When I was young, I wanted to sing like a big, black gospel singer. Is that stereotype offensive? Maybe, but I was, like, nine, so I didn’t know any better. But now that there’s a British neo-soul invasion storming the U.S., I might have to amend that to also wanting to sing like a young, white British woman.
For instance, if I want to sing like Amy Winehouse, which I so desperately do, I’d really need to get my drink on. Four of the ten tracks on her American debut, Back to Black, reference alcohol in some way. The torchy title track, with its cinematic strings and echo-chamber bridge, is the gut-wrenching kiss-off of a woman who chooses her drinking-and-drugged-out blackouts while her lover chooses another woman (“You go back to her/And I go back to…”). Even the songs that don’t reference her vices directly are drenched in self-destructive heartbreak.
Thank God for Phil Spector. The legendary producer’s iconic “Wall of Sound” influence is all over Winehouse’s album (her debut, Frank, was allegedly more jazzy R&B and was not released in the States). Strings, chimes, hand claps, harp, and horns perfectly complement Winehouse’s lyrics without letting them weigh down a song. Winehouse’s powerfully deep, sprawling voice is often compared to the likes of Shirley Bassey and Sarah Vaughn and all the more impressive because she doesn’t rely on the melismatic faux-passion of so many of her peers. Combined with her inspiration from Motown’s '50's and '60’s soul and a lifetime’s worth of heartache and Back to Black adds up to a sound well beyond Winehouse's 24 years.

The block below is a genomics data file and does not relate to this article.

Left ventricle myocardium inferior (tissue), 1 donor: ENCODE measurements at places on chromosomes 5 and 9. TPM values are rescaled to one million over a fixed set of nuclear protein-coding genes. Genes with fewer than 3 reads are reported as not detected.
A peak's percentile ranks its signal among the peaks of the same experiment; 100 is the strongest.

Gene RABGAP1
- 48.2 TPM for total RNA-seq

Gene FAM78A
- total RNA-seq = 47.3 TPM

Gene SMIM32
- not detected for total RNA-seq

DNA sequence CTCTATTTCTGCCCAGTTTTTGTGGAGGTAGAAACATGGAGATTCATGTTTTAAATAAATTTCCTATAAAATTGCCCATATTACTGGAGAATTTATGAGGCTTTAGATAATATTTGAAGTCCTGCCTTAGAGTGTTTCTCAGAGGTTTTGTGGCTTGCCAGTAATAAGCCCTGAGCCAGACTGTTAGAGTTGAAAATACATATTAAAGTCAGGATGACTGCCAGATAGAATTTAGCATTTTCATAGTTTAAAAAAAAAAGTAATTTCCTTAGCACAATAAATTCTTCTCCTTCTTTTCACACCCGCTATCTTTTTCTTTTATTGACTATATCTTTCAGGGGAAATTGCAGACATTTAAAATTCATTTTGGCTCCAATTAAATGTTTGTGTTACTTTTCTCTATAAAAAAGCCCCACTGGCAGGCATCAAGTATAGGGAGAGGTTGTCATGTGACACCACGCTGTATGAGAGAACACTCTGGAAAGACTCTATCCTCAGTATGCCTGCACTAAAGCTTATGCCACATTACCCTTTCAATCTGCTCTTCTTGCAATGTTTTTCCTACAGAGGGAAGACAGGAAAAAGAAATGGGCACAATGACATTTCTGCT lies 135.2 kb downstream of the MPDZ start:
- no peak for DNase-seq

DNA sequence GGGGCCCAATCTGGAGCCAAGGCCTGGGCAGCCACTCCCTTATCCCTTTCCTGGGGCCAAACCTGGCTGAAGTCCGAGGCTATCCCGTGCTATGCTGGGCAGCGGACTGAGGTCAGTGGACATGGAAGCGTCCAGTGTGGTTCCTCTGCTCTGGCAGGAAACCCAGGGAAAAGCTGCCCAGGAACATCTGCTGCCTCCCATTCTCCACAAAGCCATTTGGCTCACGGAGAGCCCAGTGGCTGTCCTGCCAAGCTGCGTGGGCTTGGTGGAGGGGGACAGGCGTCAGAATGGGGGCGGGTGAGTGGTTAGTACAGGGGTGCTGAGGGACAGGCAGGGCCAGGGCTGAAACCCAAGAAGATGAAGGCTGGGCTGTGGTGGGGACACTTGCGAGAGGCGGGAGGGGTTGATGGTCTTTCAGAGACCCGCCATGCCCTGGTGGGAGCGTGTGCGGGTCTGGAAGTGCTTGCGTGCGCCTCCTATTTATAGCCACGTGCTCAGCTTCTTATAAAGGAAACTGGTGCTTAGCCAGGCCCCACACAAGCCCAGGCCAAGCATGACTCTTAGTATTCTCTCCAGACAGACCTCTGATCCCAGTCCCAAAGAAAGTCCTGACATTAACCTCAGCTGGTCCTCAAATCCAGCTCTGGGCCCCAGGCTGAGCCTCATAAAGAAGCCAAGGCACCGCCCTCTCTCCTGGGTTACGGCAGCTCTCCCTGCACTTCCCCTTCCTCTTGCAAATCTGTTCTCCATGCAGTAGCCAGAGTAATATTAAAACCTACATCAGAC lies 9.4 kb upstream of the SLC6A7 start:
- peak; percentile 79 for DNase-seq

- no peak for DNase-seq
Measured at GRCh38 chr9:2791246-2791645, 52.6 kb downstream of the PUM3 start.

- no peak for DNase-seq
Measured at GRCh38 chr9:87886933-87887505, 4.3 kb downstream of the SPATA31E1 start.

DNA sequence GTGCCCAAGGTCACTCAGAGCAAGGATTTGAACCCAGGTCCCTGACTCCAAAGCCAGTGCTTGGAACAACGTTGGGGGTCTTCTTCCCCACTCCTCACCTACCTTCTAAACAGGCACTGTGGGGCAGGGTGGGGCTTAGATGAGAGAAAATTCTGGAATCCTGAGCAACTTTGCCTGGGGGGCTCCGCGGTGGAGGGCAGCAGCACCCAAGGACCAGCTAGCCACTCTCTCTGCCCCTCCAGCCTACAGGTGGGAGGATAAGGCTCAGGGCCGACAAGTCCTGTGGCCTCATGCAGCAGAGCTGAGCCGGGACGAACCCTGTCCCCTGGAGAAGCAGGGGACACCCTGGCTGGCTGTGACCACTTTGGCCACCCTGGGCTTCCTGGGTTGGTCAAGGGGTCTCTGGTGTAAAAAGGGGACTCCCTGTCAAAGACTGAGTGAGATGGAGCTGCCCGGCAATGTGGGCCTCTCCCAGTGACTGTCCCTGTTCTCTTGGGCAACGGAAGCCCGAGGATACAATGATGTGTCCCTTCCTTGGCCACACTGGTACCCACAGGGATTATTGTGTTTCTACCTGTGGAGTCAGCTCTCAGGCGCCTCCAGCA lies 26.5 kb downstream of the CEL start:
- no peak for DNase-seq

Luckily, she also has a sense of humor, as should any young, sassy soul singer. It’s hilarious when, in the old-fashioned-sounding standout “Me & Mr. Jones,” she blares out “What kind of fuckery are we?/Nowadays you don’t mean dick to me” and her girl-group harmonies echo “dick to me-e-e-e” in the background. She then sums up her reluctance to end the relationship by addressing the title character with “’side from Sammy you’re my best black Jew.” Yeah, I kind of love her.
So it’s all the more stunning when she hits you with the poetry of her words. I can’t help but quote the entire chorus of “Wake Up Alone”:
He gets fierce in my dreams, seizing my guts,
He floors me with dread,
Soaked to soul he swims in my eyes by the bed,
Pour myself over him,
Moon spilling in,
And I wake up alone
Reading about Winehouse’s penchant for canceling sold-out shows and booze-soaked escapades, you hope she gets her shit together. Hell, even her management company staged an intervention, but as she documented in the riveting opening track, “Rehab,” she just said “No, no, no.”